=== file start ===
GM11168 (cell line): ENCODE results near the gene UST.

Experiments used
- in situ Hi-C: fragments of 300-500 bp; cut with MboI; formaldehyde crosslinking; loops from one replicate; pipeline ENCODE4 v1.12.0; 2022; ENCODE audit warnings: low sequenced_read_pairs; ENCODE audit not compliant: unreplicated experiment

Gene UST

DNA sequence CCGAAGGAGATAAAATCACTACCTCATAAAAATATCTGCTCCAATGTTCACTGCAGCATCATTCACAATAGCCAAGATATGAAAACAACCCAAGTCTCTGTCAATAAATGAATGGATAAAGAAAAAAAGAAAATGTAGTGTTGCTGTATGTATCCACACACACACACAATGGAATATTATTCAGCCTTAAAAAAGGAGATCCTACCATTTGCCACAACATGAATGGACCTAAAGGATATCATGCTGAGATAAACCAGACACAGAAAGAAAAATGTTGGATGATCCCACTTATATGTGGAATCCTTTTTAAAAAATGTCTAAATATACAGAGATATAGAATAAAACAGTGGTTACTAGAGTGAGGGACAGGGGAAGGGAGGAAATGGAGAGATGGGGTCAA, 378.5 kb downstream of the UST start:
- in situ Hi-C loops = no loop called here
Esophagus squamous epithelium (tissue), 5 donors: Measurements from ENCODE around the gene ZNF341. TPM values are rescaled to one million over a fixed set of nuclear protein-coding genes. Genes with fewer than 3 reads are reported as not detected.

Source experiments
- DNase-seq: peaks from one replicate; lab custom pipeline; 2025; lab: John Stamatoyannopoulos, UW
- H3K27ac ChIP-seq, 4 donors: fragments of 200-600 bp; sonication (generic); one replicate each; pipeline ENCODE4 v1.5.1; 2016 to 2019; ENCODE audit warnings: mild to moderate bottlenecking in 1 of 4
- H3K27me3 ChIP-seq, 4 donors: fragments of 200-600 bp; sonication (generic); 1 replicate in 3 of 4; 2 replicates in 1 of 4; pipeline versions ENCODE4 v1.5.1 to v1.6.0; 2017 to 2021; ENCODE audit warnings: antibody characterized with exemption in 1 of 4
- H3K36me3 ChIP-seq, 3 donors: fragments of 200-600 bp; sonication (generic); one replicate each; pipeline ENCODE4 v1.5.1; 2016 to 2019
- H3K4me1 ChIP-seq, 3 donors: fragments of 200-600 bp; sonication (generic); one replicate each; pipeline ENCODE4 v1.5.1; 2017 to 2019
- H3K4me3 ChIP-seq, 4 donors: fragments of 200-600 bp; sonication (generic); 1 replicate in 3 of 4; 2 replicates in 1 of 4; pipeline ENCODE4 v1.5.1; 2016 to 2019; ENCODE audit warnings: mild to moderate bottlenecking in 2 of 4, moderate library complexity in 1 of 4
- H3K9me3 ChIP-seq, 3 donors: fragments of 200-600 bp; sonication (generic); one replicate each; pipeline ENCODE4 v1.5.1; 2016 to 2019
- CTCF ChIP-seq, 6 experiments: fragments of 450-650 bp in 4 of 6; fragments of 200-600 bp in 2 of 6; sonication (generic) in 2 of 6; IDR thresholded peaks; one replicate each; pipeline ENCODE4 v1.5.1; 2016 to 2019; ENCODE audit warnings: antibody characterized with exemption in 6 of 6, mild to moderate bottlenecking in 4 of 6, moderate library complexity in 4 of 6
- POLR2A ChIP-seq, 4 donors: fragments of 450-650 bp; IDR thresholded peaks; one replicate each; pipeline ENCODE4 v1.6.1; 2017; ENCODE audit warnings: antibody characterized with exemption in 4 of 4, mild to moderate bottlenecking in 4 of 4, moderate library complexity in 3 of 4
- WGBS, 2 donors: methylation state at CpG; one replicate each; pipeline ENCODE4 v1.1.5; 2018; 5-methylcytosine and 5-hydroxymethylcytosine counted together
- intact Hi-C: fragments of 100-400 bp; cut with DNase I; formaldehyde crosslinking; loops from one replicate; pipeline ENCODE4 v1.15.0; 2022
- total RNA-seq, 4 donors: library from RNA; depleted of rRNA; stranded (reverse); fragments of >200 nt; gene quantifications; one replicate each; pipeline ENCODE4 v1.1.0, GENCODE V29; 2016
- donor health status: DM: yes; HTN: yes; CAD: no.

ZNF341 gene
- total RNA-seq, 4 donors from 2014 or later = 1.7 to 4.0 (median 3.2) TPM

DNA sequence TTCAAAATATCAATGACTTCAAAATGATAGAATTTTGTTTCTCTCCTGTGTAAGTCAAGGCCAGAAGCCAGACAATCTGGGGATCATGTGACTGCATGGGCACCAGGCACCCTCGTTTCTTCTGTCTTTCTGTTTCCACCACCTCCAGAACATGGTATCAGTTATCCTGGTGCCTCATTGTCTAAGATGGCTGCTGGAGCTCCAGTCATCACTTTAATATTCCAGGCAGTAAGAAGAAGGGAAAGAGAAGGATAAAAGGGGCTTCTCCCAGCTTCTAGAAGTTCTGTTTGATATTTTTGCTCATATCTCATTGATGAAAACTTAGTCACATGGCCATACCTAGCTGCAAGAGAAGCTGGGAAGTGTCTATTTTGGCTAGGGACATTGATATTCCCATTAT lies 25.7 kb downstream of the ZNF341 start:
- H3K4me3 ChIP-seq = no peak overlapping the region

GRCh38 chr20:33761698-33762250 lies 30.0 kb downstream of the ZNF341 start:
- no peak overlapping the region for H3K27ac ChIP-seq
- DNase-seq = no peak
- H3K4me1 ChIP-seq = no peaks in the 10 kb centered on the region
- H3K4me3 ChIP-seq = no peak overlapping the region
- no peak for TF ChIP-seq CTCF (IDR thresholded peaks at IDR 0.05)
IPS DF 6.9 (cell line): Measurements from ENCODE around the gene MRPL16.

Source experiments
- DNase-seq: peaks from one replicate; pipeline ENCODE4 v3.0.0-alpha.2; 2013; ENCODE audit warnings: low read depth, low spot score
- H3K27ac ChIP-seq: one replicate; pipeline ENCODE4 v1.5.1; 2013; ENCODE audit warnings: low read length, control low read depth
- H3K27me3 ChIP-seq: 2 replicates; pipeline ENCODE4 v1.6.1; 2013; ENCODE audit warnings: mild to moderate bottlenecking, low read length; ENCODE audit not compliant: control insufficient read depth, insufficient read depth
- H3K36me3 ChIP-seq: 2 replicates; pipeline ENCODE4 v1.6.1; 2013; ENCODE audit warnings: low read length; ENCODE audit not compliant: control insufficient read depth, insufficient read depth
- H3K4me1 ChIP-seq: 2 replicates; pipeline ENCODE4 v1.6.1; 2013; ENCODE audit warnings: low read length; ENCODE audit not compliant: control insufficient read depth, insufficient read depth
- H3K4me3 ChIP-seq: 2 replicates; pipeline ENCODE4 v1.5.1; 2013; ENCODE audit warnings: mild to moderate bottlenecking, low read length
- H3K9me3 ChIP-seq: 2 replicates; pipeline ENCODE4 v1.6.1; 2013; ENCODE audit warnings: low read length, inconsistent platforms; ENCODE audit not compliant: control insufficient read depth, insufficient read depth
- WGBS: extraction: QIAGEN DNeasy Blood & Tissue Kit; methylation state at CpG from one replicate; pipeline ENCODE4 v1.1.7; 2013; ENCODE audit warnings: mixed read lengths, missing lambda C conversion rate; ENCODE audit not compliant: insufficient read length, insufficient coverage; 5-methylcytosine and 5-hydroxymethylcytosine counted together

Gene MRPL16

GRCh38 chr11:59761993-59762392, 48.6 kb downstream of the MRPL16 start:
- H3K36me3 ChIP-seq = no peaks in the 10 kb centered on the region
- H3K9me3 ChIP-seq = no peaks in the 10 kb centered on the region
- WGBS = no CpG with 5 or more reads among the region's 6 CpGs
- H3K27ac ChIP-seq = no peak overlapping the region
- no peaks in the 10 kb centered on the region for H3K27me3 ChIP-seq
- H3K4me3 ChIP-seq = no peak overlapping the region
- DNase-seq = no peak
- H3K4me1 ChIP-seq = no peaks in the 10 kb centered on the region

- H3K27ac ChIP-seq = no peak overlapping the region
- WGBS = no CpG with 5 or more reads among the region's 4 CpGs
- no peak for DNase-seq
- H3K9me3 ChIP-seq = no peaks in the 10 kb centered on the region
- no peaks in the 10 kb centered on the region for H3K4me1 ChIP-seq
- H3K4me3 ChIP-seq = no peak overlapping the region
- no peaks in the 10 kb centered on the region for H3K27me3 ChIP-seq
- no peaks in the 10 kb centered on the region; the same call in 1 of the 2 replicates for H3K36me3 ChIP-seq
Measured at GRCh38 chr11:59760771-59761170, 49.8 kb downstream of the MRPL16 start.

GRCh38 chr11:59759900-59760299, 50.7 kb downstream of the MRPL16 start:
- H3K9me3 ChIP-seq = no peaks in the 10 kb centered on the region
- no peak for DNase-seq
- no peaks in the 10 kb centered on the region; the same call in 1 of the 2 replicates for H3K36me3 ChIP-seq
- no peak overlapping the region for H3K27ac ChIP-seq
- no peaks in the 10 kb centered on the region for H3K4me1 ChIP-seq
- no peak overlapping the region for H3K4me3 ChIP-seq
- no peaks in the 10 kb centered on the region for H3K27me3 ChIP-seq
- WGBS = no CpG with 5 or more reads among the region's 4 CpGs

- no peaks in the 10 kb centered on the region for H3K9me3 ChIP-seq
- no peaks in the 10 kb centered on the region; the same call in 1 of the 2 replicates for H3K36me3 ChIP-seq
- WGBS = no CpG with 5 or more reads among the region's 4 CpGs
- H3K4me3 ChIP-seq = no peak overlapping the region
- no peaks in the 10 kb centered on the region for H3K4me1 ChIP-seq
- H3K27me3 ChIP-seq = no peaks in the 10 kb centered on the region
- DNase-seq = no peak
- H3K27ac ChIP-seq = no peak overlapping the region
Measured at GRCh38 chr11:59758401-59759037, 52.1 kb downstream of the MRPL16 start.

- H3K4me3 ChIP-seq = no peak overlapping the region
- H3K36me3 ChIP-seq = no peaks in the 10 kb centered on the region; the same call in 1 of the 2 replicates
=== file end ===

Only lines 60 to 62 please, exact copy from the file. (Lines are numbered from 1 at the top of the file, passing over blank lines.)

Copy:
Measured at GRCh38 chr11:59760771-59761170, 49.8 kb downstream of the MRPL16 start.

GRCh38 chr11:59759900-59760299, 50.7 kb downstream of the MRPL16 start:
- H3K9me3 ChIP-seq = no peaks in the 10 kb centered on the region